With proper usage, apple cider vinegar can be a natural and effective way to combat acne and achieve clearer, healthier skin.

Frequently Asked Questions

Is it good to put apple cider vinegar on your face?

Using apple cider vinegar on your face has benefits for acne treatment, exfoliation, and skin health. However, it should be diluted and used cautiously due to its acidic nature to avoid adverse effects like irritation and burns.

Does apple cider vinegar help cystic acne?

Apple cider vinegar’s antibacterial properties may offer some relief for cystic acne with internal and external use, but it’s essential to dilute it properly.

How long does it take for apple cider vinegar to clear the face?

The time it takes for apple cider vinegar to clear the face varies depending on individual skin types, severity of acne, and consistency of use. It may take a few weeks of regular use or longer to see results.

+ 13 Sources

EHproject has strict sourcing guidelines and relies on peer-reviewed studies, academic research institutions, and medical associations. We work mostly with peer-reviewed studies to ensure accurate information. We avoid using tertiary references. You can learn more about how we ensure our content is accurate and current by reading our editorial policy.

  1. Castillo, D.E., Nanda, S. and Keri, J.E. (2018). Propionibacterium (Cutibacterium) acnes Bacteriophage Therapy in Acne: Current Evidence and Future Perspectives. Dermatology and Therapy, [online] 9(1), pp.19–31. doi:https://doi.org/10.1007/s13555-018-0275-9.
  2. Darshna Yagnik, Serafin, V. and Shah, A.J. (2018). Antimicrobial activity of apple cider vinegar against Escherichia coli, Staphylococcus aureus and Candida albicans; downregulating cytokine and microbial protein expression. Scientific Reports, [online] 8(1). doi:https://doi.org/10.1038/s41598-017-18618-x.
  3. ‌Imam Prabowo, Arifa Shaliha, Oktania Sandra Puspita. (2022). ANTIMICROBIAL EFFECTIVENESS OF APPLE CIDER VINEGAR IN THE GROWTH OF STAPHYLOCOCCUS EPIDERMIDIS AND PROPIONIBACTERIUM ACNES . Journal of Research in Pharmacy and Pharmaceutical Sciences, [online] Available at: https://ejournal.upnvj.ac.id/JRPPS/article/download/4171/1774/20186
  4. Xia, T., Zhang, B., Duan, W. and Zhang, J. (2020). Nutrients and bioactive components from vinegar: A fermented and functional food. Journal of Functional Foods, [online] 64, pp.103681–103681. doi:https://doi.org/10.1016/j.jff.2019.103681.
  5. Darshna Yagnik, Ward, M. and Shah, A.J. (2021). Antibacterial apple cider vinegar eradicates methicillin resistant Staphylococcus aureus and resistant Escherichia coli. Scientific Reports, [online] 11(1). doi:https://doi.org/10.1038/s41598-020-78407-x.
  6. Dréno, B., Marie Ange Dagnelie, Amir Khammari and Stéphane Corvec (2020). The Skin Microbiome: A New Actor in Inflammatory Acne. American Journal of Clinical Dermatology, [online] 21(S1), pp.18–24. doi:https://doi.org/10.1007/s40257-020-00531-1.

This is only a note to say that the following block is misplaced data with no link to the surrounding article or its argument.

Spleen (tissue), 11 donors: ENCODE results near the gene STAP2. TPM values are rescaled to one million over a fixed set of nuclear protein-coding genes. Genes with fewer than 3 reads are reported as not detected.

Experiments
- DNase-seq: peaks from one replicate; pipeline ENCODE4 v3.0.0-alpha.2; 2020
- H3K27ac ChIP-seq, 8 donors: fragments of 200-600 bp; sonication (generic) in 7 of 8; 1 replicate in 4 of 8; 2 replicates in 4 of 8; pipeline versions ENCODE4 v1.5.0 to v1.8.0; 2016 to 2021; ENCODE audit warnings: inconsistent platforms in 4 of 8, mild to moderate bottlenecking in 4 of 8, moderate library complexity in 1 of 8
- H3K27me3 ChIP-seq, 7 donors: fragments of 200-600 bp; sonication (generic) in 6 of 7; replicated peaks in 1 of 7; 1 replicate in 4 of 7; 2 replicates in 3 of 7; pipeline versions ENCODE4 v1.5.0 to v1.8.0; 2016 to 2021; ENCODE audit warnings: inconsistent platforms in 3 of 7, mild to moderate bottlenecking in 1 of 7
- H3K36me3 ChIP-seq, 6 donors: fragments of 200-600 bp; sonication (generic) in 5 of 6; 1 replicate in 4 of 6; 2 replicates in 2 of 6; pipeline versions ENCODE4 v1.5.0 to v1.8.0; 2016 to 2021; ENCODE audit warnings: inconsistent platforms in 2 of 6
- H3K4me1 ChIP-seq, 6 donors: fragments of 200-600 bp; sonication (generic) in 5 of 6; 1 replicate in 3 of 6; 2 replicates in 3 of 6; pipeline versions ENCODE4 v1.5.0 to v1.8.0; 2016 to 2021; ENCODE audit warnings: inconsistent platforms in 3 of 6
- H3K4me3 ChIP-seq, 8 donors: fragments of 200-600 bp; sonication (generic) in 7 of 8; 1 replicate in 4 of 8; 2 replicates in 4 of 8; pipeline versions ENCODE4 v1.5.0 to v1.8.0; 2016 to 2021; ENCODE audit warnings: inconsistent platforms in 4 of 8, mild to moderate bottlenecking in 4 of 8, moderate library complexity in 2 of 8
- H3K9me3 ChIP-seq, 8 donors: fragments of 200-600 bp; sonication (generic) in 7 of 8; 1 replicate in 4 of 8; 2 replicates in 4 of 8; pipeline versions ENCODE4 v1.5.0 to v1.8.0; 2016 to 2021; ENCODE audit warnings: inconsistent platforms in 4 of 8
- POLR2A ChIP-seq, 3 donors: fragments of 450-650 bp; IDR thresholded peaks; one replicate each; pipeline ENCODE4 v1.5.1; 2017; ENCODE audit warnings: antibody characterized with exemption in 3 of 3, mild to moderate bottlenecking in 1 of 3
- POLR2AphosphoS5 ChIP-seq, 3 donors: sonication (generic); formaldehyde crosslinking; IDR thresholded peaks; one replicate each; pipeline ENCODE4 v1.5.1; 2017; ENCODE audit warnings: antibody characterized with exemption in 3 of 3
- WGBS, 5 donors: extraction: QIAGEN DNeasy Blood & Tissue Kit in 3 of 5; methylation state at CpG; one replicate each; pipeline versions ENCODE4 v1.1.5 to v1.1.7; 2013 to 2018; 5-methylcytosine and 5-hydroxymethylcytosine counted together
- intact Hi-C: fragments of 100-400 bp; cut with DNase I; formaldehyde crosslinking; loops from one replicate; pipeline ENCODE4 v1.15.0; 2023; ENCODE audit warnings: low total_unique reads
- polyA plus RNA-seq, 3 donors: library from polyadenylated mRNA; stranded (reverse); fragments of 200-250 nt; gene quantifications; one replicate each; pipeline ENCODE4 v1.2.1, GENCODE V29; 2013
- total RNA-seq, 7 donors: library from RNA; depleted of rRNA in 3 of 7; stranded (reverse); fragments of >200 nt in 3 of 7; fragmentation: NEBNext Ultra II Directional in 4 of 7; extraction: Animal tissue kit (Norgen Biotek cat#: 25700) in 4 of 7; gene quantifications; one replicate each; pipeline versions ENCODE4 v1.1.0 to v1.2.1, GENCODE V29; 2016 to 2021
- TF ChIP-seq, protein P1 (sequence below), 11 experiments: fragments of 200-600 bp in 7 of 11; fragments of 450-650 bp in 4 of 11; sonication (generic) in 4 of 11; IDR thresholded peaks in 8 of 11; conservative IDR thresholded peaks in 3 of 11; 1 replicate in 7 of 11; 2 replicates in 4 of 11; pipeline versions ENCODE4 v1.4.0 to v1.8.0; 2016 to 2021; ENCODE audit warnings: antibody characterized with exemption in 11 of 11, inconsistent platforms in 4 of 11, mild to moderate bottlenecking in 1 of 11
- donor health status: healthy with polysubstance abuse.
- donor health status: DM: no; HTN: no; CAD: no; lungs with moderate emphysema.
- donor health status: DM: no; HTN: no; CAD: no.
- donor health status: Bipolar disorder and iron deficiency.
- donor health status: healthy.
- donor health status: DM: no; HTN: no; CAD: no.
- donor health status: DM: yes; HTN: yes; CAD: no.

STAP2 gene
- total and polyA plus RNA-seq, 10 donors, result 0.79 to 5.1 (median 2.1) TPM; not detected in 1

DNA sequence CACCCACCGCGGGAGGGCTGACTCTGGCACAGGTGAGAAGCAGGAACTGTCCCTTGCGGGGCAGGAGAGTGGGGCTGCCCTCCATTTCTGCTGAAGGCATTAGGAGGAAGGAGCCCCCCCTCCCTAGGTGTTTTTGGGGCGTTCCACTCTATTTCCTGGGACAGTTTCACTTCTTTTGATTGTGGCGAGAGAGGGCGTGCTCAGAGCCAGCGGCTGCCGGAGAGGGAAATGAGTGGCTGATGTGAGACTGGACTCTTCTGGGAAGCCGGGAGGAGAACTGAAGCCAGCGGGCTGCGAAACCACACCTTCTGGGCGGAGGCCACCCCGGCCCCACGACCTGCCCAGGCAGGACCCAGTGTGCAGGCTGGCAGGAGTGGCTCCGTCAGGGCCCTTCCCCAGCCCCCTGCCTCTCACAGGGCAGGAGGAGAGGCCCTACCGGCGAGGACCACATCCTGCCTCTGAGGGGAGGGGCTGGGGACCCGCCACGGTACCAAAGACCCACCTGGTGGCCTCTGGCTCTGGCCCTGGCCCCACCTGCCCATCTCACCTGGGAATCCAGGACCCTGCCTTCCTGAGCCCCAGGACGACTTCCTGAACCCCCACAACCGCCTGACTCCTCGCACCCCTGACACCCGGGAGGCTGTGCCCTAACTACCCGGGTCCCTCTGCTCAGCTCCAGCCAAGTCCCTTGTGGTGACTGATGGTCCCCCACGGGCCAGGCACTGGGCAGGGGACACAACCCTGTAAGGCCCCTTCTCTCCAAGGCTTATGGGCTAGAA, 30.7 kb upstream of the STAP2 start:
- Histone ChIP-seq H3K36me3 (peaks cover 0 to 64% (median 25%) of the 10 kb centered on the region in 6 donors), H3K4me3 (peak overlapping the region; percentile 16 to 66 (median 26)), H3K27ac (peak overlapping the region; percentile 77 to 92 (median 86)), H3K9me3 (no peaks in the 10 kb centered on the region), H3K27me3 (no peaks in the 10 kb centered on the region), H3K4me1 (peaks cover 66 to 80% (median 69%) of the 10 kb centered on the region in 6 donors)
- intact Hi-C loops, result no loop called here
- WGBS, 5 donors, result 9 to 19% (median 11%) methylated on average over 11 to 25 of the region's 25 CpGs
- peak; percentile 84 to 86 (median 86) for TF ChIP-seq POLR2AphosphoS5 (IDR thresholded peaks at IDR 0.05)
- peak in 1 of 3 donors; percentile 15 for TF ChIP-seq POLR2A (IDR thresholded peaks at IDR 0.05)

7. Șoimița Emiliana Măgerușan, Hancu, G. and Rusu, A. (2023). A Comprehensive Bibliographic Review Concerning the Efficacy of Organic Acids for Chemical Peels Treating Acne Vulgaris. Molecules, [online] 28(20), pp.7219–7219. doi:https://doi.org/10.3390/molecules28207219.
  8. Youness El Abdali, Hamza Saghrouchni, Kara, M., Ibrahim Mssillou, Aimad Allali, Yousef, Nesibe Ebru Kafkas, El-Mehdi El-Assri, Hiba-Allah Nafidi, Bourhia, M., Almaary, K.S., Noureddine Eloutassi and Abdelhak Bouia (2023). Exploring the Bioactive Compounds in Some Apple Vinegar Samples and Their Biological Activities. Plants, [online] 12(22), pp.3850–3850. doi:https://doi.org/10.3390/plants12223850.
  9. JDDonline – Journal of Drugs in Dermatology. (2022). ARTICLE: Clinical Insights About the Role of pH in Acne – JDDonline – Journal of Drugs in Dermatology. [online] Available at: https://jddonline.com/articles/article-clinical-insights-about-the-role-of-ph-in-acne-S1545961619S0221X/
  10. www.academia.edu/download/72992838/593.pdf
  11. Michalak, M. (2022). Plant-Derived Antioxidants: Significance in Skin Health and the Ageing Process. International Journal of Molecular Sciences, [online] 23(2), pp.585–585. doi:https://doi.org/10.3390/ijms23020585.
  12. Song, M., Zhang, Z., Li, Y., Xiang, Y. and Li, C. (2023). Midgut microbiota affects the intestinal barrier by producing short-chain fatty acids in Apostichopus japonicus. Frontiers in Microbiology, [online] 14. doi:https://doi.org/10.3389/fmicb.2023.1263731.
  13. Lee, H.-J. and Kim, M. (2022). Skin Barrier Function and the Microbiome. International Journal of Molecular Sciences, [online] 23(21), pp.13071–13071. doi:https://doi.org/10.3390/ijms232113071.


Esther is a nurse practitioner and a multifaceted medical writer who has attained her Bachelor of Science in Nursing (BSN). Her profession in writing is driven by her unwavering commitment to enlightening individuals about the intricacies… See More